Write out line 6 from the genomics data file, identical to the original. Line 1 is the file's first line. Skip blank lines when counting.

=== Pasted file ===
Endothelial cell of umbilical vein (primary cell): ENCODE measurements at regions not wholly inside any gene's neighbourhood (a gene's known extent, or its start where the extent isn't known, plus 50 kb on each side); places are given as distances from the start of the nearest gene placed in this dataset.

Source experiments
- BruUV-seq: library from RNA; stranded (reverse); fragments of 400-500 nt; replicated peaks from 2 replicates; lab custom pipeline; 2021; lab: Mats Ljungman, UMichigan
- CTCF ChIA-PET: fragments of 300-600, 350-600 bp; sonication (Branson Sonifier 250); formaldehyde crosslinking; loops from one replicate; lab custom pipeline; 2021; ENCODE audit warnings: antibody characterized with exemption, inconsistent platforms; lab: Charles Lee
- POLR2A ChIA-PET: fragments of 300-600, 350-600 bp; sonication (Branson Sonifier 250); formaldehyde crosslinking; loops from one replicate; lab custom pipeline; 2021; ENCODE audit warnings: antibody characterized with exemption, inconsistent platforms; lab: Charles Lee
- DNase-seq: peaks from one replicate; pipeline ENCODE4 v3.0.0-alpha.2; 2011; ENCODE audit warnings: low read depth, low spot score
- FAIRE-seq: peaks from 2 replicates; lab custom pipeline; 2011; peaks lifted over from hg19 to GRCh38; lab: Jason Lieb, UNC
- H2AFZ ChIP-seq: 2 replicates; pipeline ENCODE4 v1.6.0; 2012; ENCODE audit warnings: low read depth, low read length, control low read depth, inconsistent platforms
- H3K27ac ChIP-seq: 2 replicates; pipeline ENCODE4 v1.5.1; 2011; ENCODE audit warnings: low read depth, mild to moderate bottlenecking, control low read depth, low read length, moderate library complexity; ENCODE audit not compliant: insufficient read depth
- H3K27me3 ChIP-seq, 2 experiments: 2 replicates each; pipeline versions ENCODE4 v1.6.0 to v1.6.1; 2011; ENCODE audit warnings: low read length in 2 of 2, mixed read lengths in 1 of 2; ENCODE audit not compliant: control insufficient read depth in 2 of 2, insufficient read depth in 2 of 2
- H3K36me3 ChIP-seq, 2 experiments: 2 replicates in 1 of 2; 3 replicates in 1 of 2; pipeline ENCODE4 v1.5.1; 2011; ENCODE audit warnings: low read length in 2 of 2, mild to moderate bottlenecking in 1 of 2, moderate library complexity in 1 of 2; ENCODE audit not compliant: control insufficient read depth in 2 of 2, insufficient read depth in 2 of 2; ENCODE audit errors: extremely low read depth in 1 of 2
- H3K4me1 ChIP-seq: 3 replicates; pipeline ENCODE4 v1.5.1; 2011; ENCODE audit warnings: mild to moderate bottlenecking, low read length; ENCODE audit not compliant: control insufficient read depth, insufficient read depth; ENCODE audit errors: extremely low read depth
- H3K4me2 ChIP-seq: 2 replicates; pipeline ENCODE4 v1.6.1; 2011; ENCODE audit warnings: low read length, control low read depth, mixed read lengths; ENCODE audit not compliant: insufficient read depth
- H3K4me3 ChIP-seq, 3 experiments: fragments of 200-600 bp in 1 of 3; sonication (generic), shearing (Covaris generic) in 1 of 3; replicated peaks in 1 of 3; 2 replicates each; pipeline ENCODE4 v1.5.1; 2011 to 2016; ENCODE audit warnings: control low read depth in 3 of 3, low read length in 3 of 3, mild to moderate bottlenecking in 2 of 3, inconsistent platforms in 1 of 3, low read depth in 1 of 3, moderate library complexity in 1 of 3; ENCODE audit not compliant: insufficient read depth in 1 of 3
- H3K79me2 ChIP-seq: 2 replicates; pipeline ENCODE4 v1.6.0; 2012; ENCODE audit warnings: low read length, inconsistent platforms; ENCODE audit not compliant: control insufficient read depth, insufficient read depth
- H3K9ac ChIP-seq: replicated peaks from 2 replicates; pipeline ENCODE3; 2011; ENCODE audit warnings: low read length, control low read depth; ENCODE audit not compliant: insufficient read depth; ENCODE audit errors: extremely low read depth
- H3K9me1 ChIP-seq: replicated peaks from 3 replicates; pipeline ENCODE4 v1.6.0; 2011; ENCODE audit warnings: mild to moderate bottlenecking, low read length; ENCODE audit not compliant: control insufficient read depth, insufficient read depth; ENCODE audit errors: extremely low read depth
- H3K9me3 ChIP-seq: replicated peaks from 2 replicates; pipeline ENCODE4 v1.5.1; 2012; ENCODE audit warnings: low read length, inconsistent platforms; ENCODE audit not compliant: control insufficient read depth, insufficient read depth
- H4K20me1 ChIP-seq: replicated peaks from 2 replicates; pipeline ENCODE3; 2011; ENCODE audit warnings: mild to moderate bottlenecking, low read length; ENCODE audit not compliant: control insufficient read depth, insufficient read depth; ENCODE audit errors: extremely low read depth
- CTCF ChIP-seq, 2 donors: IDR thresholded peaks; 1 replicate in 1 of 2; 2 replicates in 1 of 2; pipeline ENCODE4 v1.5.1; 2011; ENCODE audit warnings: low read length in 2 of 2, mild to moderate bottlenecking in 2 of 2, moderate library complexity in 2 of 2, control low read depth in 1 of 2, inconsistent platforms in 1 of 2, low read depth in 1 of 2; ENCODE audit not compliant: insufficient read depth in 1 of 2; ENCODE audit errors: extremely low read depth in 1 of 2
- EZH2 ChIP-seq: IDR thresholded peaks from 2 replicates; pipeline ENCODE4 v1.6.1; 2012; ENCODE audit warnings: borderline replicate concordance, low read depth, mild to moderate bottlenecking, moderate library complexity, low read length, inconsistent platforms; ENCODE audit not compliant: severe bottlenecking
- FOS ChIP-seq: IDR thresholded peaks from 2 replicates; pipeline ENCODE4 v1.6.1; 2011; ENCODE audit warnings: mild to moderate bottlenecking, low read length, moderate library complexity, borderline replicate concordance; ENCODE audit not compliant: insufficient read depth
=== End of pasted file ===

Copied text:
- DNase-seq: peaks from one replicate; pipeline ENCODE4 v3.0.0-alpha.2; 2011; ENCODE audit warnings: low read depth, low spot score